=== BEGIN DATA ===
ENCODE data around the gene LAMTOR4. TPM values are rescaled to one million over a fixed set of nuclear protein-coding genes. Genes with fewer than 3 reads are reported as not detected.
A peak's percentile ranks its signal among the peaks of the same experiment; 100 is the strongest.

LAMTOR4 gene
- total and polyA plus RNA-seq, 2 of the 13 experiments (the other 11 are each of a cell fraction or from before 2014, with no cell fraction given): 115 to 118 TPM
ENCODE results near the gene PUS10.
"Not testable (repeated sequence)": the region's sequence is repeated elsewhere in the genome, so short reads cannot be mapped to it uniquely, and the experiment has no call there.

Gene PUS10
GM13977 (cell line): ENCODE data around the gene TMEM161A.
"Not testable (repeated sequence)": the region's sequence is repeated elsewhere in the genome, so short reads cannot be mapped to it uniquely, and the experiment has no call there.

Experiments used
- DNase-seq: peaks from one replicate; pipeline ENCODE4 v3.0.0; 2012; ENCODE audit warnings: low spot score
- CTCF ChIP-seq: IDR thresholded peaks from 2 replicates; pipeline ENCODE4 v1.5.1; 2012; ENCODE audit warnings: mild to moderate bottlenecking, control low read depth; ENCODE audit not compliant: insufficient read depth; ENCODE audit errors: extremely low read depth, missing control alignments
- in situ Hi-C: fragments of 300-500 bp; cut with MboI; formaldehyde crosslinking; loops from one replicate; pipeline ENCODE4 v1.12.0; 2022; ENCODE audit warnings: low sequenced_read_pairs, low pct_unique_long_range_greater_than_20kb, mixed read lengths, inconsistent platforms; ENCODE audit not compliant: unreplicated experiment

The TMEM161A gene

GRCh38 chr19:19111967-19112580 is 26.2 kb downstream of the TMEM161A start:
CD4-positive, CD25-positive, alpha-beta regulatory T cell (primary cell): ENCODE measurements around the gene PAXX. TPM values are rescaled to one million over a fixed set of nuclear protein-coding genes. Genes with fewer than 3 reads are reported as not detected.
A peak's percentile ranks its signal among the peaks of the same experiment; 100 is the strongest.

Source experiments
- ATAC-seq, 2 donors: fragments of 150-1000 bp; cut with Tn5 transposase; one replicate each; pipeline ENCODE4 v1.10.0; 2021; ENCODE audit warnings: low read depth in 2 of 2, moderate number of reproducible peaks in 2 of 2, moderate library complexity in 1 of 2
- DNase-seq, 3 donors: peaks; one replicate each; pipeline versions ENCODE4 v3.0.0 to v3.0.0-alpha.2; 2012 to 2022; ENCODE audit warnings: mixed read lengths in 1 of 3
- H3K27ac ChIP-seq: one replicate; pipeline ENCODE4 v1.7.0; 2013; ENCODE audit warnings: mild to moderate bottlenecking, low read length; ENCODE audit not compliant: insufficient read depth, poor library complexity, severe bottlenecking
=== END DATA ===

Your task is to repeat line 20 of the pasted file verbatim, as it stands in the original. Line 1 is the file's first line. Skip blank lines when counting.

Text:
- DNase-seq, 3 donors: peaks; one replicate each; pipeline versions ENCODE4 v3.0.0 to v3.0.0-alpha.2; 2012 to 2022; ENCODE audit warnings: mixed read lengths in 1 of 3